What's the difference between an associate professor and an assistant professor?
What can one of them do that the other can't? and which is a higher level? can any of them supervise a PhD student?
In a typical university in the United States:
An assistant professor is an entry-level faculty member. They are generally on the tenure track (although the term "assistant professor" does not guarantee this) but do not have tenure yet. Typically, within about seven years an assistant professor will either be promoted to associate professor or will leave the university, although the timing can vary a little and it's theoretically possible to remain an assistant professor forever.
An associate professor is one step up from an assistant professor. This promotion is usually the same as getting tenure, but not always. (Some universities, like MIT, frequently have non-tenured associate professors.) The final step for most faculty is a full professorship.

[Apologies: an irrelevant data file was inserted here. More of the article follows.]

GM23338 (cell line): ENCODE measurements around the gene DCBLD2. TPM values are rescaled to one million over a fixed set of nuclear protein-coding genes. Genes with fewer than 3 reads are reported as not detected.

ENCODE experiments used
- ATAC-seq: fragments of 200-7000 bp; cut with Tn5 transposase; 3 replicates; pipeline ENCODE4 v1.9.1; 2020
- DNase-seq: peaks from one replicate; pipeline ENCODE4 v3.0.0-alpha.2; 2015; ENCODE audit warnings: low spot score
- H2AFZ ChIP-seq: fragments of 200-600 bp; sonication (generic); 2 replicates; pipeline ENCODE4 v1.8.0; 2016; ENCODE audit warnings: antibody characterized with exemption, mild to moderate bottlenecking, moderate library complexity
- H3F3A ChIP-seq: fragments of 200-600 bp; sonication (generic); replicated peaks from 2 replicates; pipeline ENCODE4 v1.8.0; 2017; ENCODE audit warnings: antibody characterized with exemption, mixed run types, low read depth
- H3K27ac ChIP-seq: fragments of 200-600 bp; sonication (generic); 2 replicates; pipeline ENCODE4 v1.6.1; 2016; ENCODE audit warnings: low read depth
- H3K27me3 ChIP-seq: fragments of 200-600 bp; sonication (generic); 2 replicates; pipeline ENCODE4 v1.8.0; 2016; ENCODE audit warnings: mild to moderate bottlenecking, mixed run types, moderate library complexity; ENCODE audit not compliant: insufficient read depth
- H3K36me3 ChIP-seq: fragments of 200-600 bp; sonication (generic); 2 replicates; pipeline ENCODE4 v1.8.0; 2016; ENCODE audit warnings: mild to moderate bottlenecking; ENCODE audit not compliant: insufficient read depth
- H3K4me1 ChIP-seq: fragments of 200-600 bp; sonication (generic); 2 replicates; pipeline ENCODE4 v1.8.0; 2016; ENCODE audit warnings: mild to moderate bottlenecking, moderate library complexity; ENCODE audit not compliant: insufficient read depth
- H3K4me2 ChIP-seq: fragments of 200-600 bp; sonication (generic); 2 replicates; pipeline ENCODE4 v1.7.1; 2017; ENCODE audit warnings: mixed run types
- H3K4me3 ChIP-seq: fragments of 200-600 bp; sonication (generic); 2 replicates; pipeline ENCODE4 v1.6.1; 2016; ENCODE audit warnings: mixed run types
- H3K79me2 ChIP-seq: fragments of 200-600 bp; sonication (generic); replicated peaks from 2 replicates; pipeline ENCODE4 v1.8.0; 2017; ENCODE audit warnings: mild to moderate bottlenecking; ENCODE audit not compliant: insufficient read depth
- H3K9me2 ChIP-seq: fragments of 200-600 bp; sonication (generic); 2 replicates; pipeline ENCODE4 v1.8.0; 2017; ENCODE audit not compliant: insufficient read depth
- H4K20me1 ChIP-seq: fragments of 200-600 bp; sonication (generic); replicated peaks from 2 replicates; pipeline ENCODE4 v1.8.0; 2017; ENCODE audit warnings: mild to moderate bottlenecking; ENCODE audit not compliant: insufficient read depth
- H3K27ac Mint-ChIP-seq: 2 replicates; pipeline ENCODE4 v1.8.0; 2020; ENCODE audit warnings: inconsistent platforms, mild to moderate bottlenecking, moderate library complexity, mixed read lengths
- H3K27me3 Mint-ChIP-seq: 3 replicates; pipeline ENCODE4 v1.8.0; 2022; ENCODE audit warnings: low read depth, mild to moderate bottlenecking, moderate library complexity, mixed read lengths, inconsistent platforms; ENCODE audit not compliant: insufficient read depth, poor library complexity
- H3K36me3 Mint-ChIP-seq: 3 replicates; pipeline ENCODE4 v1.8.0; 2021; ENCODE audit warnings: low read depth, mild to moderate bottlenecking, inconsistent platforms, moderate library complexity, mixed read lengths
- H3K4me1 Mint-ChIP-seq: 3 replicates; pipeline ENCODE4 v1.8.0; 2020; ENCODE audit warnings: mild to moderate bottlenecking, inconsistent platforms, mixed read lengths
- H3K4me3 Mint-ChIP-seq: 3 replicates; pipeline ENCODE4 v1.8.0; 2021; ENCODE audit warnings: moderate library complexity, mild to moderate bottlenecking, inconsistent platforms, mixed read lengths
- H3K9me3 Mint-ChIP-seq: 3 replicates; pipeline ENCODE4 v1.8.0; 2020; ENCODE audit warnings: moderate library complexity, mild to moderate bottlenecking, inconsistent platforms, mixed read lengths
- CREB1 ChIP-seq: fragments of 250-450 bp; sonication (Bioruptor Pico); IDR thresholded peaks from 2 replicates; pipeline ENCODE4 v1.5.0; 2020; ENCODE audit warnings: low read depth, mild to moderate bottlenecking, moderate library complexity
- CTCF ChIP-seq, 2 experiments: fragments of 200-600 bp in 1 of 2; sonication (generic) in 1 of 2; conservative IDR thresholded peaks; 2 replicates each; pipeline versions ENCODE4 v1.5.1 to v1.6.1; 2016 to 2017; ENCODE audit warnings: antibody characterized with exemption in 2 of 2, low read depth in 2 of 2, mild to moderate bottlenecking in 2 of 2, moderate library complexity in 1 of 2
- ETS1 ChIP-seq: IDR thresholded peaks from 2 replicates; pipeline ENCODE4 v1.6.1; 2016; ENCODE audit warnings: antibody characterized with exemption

As for what an associate professor can do that an assistant professor can't, that varies even more than the terminology. In many US universities, the only additional power an associate professor has is voting on who gets tenure, but I wouldn't claim this is universally true.
In the Netherlands both assistant and associate professors are frequently tenured (= have a permanent position). Associate professors are expected to develop their own research line, while assistant professors can work on the topics of their bosses (full professors). Neither assistant nor associate professors can formally supervise PhD students: they can only co-supervise. There are some more minor differences: e.g., associate professors can be members of the Ph.D. assessment committee, assistant - not, unless they are co-supervisors of the candidate.